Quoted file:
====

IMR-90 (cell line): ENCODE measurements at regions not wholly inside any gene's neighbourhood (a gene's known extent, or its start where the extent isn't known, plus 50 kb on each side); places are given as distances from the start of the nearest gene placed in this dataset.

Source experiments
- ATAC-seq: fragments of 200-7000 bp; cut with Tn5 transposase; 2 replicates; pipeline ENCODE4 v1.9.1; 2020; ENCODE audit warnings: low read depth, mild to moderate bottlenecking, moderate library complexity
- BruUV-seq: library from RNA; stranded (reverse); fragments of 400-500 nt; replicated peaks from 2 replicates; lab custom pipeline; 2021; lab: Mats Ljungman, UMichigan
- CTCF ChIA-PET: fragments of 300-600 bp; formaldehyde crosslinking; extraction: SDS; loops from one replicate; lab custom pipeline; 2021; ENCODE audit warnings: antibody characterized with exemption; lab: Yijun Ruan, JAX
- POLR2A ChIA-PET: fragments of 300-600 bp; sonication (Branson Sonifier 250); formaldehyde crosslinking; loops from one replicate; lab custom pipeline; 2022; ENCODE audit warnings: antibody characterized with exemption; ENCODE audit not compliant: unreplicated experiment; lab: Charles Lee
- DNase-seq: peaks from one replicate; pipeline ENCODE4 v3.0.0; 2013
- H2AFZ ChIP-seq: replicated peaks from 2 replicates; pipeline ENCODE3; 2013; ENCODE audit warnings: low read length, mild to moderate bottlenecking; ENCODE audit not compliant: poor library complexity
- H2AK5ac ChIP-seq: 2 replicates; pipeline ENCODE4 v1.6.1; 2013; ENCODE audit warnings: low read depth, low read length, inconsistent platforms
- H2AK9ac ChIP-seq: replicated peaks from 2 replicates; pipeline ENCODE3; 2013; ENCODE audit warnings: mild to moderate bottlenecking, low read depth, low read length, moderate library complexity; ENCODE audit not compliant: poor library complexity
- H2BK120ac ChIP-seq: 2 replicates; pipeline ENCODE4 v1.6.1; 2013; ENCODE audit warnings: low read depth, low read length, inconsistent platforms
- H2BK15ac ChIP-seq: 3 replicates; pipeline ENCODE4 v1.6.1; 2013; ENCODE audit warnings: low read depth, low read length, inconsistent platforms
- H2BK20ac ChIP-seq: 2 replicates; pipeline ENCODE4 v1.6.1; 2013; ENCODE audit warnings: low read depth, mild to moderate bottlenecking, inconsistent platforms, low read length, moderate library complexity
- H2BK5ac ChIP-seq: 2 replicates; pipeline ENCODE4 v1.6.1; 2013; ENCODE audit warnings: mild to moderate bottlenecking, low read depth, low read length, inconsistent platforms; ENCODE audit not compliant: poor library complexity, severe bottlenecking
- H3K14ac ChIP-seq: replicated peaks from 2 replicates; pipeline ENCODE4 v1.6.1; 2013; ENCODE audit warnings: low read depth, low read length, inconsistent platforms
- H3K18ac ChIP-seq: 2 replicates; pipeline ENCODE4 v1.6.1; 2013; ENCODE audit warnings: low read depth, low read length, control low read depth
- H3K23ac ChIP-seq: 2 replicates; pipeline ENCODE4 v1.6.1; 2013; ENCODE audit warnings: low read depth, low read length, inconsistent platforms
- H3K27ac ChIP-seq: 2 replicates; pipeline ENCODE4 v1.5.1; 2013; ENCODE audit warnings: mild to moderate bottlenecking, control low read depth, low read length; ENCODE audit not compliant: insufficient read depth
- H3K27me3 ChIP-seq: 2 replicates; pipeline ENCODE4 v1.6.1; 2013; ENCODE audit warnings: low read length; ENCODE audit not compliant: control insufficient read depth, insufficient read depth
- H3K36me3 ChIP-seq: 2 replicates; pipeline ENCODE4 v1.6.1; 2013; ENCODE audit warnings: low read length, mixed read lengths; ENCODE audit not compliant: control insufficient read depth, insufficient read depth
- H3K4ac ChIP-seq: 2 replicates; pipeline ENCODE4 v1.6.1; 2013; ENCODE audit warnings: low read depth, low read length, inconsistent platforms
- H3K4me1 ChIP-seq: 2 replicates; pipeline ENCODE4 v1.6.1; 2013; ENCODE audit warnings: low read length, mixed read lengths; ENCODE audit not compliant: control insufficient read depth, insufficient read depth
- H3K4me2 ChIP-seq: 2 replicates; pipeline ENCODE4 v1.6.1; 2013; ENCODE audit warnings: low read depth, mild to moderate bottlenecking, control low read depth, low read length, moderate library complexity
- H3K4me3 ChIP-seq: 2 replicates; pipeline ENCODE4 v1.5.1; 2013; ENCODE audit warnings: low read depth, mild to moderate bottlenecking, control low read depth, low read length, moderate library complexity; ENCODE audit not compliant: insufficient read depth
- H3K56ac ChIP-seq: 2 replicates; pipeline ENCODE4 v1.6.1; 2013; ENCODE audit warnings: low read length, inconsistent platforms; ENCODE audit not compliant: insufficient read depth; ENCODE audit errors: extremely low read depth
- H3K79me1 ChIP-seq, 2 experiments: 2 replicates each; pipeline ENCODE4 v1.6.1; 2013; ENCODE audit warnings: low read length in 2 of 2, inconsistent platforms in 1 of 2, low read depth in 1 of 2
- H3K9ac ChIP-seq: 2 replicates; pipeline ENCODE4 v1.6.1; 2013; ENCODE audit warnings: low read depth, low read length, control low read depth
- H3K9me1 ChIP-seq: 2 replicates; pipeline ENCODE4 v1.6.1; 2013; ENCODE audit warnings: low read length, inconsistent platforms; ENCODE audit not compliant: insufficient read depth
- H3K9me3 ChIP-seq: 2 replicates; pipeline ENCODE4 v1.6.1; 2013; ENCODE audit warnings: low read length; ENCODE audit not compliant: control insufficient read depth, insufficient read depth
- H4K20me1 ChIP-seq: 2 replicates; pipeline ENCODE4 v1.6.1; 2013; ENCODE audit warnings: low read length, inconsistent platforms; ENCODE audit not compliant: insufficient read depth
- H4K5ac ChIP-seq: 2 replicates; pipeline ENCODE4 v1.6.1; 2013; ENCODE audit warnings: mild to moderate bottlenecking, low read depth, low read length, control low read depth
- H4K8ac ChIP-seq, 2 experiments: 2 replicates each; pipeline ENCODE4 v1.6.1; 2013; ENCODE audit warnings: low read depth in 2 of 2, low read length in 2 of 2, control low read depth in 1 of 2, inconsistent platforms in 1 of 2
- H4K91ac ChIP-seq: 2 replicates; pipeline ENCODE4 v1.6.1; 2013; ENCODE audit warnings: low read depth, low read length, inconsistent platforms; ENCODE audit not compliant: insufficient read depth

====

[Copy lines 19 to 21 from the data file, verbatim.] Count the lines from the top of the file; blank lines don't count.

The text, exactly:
- H3K27me3 ChIP-seq: 2 replicates; pipeline ENCODE4 v1.6.1; 2013; ENCODE audit warnings: low read length; ENCODE audit not compliant: control insufficient read depth, insufficient read depth
- H3K36me3 ChIP-seq: 2 replicates; pipeline ENCODE4 v1.6.1; 2013; ENCODE audit warnings: low read length, mixed read lengths; ENCODE audit not compliant: control insufficient read depth, insufficient read depth
- H3K4ac ChIP-seq: 2 replicates; pipeline ENCODE4 v1.6.1; 2013; ENCODE audit warnings: low read depth, low read length, inconsistent platforms